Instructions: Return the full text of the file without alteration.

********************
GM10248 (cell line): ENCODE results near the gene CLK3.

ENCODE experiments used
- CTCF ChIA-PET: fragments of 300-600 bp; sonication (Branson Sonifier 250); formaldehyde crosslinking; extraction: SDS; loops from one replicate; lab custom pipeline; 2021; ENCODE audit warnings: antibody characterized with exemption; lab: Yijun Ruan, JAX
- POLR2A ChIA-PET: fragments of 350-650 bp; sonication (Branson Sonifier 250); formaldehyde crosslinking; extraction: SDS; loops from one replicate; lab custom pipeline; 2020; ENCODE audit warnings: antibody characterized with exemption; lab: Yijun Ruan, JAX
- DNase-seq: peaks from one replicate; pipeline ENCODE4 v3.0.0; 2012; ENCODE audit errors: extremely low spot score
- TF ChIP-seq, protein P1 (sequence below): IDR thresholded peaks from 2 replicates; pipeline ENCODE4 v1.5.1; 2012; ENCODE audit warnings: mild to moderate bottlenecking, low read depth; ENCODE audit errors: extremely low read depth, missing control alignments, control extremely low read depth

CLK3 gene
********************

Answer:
GM10248 (cell line): ENCODE results near the gene CLK3.

ENCODE experiments used
- CTCF ChIA-PET: fragments of 300-600 bp; sonication (Branson Sonifier 250); formaldehyde crosslinking; extraction: SDS; loops from one replicate; lab custom pipeline; 2021; ENCODE audit warnings: antibody characterized with exemption; lab: Yijun Ruan, JAX
- POLR2A ChIA-PET: fragments of 350-650 bp; sonication (Branson Sonifier 250); formaldehyde crosslinking; extraction: SDS; loops from one replicate; lab custom pipeline; 2020; ENCODE audit warnings: antibody characterized with exemption; lab: Yijun Ruan, JAX
- DNase-seq: peaks from one replicate; pipeline ENCODE4 v3.0.0; 2012; ENCODE audit errors: extremely low spot score
- TF ChIP-seq, protein P1 (sequence below): IDR thresholded peaks from 2 replicates; pipeline ENCODE4 v1.5.1; 2012; ENCODE audit warnings: mild to moderate bottlenecking, low read depth; ENCODE audit errors: extremely low read depth, missing control alignments, control extremely low read depth

CLK3 gene